You Kill Me is a black comedy - sort of a cross between Gross Pointe Blank and any Hollywood film about AA. It has it's moments of genius as when we're forced to consider if your drinking getting in the way of your work is really a negative when you kill for a living. There's a lot of veteran actors (Ben Kingsley, Dennis Farina, Bill Pullman) having fun with their roles and doing a better job of it than last year's hit man based Lucky Number Slevin. Kingsley is particularly good in this film. While enjoyable, You Kill Me doesn't quite rise completely to the level of great. Though I do appreciate being able to get through an entire movie featuring Buffalo without a Bills crack. The Sabres don't escape unscathed even if this former Buffalo resident was the only one laughing in the house. Apparently less Buffalo folks in the average Seattle theater than Jews. At least I hear other folks laughing with me at those in jokes. (3/5)
Continuing my SIFF catchup I decided to hit Once next. It was a toss-up between that and Knocked Up but the shorter running time won out. The film takes place over about a week and tells the story of a street musician and a Czech immigrant who meet and make beautiful music together (sorry, couldn't resist). It looks like it's shot on video but manages to avoid the extra harsh look I associate with that in most scenes. The two leads are very likeable with Markéta Irglová likely being the most fetching woman ever to drag a vacuum through Dublin on-screen. It's a romantic movie at heart without being a romantic comedy. How you see the ending might divide up the audience in a way that Before Sunrise. Though without making you sit through two hours of Ethan Hawke.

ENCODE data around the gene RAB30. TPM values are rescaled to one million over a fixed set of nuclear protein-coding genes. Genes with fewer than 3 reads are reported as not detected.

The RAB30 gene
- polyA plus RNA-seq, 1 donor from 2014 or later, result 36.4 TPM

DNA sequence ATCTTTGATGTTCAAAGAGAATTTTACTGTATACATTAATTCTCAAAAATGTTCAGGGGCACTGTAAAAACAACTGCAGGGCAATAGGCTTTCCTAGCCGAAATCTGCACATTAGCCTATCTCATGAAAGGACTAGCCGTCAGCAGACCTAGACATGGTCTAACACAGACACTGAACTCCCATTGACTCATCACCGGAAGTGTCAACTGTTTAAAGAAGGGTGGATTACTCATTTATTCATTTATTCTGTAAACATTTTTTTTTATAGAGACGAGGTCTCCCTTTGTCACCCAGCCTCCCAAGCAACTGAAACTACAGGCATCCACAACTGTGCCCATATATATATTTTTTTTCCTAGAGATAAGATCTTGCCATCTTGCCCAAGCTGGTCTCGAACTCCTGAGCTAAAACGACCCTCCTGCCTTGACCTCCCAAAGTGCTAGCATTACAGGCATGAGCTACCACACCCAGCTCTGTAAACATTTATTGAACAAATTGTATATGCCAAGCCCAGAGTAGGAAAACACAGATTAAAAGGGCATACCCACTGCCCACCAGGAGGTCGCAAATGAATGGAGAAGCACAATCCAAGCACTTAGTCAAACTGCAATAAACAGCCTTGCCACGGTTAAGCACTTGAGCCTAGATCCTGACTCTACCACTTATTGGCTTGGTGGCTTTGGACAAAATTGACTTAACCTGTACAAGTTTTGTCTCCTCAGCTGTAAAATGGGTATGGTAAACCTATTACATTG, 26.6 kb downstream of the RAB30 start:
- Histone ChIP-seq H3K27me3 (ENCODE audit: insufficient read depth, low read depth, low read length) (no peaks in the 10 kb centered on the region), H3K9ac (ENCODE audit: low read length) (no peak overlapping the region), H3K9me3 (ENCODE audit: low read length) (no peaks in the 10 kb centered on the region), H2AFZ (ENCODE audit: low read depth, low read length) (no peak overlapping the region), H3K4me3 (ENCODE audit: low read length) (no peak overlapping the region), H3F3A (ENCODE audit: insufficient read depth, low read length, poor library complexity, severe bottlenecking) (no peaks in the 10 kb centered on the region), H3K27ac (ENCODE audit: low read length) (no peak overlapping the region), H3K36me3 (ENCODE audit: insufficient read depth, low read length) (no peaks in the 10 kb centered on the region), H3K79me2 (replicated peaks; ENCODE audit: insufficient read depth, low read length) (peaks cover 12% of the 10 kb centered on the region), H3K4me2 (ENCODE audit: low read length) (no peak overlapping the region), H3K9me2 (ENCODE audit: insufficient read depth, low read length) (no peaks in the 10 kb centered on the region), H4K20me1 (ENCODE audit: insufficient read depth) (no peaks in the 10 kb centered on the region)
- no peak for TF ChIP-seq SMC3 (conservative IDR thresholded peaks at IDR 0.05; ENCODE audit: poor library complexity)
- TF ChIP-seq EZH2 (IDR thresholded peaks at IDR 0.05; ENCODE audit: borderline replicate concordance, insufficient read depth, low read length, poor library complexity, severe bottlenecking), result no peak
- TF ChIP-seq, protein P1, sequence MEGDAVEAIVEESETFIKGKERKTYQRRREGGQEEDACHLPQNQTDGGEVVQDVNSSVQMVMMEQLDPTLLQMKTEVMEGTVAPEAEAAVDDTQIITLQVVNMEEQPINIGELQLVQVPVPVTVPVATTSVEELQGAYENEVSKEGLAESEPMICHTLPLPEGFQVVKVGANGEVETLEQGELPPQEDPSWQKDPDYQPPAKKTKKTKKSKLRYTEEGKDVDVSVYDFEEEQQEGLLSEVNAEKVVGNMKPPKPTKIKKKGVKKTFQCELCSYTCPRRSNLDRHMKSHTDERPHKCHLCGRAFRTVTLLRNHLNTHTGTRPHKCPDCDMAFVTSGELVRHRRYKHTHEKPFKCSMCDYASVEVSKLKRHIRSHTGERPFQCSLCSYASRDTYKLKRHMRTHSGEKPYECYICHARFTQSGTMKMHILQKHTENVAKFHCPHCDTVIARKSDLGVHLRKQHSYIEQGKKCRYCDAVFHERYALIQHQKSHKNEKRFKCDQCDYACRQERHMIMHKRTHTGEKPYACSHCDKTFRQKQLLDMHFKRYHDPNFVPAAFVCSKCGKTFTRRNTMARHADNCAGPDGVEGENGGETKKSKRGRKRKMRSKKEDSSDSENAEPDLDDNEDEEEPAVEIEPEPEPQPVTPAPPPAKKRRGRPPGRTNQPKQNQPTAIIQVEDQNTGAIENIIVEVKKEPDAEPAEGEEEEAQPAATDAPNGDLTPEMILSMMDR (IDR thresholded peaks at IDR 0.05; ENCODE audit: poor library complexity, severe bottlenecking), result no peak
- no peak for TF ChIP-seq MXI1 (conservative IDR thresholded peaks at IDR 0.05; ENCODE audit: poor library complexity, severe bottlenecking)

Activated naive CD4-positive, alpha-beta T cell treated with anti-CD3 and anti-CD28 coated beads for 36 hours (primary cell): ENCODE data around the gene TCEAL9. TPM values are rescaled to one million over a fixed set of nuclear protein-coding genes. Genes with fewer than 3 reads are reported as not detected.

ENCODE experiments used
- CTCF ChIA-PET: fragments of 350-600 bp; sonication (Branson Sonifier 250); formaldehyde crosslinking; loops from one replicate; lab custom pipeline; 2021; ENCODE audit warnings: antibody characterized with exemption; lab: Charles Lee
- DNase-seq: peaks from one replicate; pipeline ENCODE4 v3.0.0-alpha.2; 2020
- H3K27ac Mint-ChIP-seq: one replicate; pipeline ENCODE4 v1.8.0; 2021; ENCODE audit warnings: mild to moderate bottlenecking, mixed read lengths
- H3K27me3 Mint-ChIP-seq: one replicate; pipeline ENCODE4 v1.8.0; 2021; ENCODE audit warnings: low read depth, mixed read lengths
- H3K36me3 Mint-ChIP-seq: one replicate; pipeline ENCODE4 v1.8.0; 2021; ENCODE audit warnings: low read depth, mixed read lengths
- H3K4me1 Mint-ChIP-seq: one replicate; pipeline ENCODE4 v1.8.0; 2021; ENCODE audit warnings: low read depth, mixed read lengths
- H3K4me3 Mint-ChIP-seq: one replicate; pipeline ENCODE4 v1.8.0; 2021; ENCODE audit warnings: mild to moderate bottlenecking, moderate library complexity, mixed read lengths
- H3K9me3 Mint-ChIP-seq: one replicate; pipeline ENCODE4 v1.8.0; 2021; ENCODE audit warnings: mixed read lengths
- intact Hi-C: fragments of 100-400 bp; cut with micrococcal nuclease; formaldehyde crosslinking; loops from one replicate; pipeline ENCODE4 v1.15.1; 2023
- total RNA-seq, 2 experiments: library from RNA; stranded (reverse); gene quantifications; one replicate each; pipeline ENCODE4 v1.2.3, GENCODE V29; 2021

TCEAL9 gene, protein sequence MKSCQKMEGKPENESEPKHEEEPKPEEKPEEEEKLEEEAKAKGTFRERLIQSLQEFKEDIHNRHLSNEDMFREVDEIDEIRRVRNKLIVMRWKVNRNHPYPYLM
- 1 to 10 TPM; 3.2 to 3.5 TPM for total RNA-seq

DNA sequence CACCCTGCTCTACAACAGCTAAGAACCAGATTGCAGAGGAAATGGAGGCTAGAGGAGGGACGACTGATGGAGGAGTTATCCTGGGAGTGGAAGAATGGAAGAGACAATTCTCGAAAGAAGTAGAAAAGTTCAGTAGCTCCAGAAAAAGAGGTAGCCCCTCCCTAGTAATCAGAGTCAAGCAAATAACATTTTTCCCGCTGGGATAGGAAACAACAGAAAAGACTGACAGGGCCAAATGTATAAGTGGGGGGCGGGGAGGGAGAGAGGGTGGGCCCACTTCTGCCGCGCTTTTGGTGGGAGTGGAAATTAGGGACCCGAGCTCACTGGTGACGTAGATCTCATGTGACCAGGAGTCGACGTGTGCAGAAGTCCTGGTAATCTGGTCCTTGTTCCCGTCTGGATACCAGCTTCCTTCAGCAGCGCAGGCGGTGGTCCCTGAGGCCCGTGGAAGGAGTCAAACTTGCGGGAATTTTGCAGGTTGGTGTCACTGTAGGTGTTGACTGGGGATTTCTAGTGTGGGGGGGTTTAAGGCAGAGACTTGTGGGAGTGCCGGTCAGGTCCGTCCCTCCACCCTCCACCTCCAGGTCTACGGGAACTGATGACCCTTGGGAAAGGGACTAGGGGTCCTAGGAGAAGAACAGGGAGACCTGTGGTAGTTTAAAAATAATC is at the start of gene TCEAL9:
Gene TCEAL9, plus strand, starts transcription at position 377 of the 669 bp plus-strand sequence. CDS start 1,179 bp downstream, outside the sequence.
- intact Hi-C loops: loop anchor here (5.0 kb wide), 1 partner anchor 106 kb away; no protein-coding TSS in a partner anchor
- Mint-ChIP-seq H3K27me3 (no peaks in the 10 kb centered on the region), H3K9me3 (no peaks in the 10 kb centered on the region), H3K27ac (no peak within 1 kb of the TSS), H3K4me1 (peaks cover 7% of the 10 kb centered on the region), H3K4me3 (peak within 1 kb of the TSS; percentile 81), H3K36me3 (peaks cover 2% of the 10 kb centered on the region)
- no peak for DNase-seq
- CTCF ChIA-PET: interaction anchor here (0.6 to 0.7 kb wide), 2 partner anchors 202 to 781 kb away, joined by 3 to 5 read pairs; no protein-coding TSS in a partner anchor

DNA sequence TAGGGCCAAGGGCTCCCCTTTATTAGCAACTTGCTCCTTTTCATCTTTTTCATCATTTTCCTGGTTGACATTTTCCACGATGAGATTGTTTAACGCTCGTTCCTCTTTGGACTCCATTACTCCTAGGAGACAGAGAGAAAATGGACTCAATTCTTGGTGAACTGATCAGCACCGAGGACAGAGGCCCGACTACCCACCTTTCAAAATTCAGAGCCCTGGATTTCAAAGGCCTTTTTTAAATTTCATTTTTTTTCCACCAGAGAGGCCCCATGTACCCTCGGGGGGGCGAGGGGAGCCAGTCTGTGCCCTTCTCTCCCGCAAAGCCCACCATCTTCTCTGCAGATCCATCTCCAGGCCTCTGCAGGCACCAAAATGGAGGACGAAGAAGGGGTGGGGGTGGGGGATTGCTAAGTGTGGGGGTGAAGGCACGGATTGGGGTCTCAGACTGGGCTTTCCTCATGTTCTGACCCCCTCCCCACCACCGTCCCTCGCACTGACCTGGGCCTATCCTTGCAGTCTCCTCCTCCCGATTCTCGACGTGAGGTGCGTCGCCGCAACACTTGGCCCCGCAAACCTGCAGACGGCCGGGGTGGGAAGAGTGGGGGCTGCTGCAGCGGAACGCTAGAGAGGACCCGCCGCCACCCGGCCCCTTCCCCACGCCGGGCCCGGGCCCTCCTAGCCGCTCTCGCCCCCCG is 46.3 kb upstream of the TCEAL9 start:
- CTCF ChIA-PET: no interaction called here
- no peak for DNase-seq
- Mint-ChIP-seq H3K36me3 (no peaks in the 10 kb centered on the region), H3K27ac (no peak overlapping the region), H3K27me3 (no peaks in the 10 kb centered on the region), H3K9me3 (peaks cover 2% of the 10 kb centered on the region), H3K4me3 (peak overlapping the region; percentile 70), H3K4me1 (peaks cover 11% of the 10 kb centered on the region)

This can easily be mistaken at times for a 1.5 hour video for the movie's CD Recording. Which I'm sure is well worth buying. Though - in an astounding rejection of my cynical nature I'd actually call it a musical instead. There is spoken dialogue - but not a lot (what's there worked for me). The spoken portion moves the story along, but much of the movie is really the characters singing about their lot in life. So I've decided this is a romantic musical - which means I can claim a second musical I've enjoyed (Avenue Q being the 1st) against a long line of experiences supporting my "I don't like Musicals" position.
I'd check it out even though the hype is a little overblown (4/5).
Theater watch: I'm starting to really enjoy the Bellevue Galleria theater. I used to absolutely hate this place due to pain in the butt parking combined with long ticket lines. However, loss of businesses in the mini-mall combined with the draw of nearby Lincoln Square Theaters (which are technically much nicer) seems to have completely killed the crowds. The theater appears to now be unaffiliated with any of the major chains. There still are some bizarrely strange customer service issues but the selection of films is become the strongest on the Eastside of Seattle. A good chunk of their films are things that would normally only make the Landmark chain. Say what you want about the Galleria but it's a lot more modern than any local Landmark. Which you should read as meaning there's more than one bathroom for the whole place.